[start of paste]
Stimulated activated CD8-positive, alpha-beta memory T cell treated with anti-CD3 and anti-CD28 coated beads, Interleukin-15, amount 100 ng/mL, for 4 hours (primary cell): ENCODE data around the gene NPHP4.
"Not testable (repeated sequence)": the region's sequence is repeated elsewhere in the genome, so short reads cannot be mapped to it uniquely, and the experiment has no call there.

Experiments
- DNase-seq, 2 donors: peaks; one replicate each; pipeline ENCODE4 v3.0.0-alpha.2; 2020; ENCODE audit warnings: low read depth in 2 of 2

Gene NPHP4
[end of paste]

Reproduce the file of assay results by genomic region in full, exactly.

Stimulated activated CD8-positive, alpha-beta memory T cell treated with anti-CD3 and anti-CD28 coated beads, Interleukin-15, amount 100 ng/mL, for 4 hours (primary cell): ENCODE data around the gene NPHP4.
"Not testable (repeated sequence)": the region's sequence is repeated elsewhere in the genome, so short reads cannot be mapped to it uniquely, and the experiment has no call there.

Experiments
- DNase-seq, 2 donors: peaks; one replicate each; pipeline ENCODE4 v3.0.0-alpha.2; 2020; ENCODE audit warnings: low read depth in 2 of 2

Gene NPHP4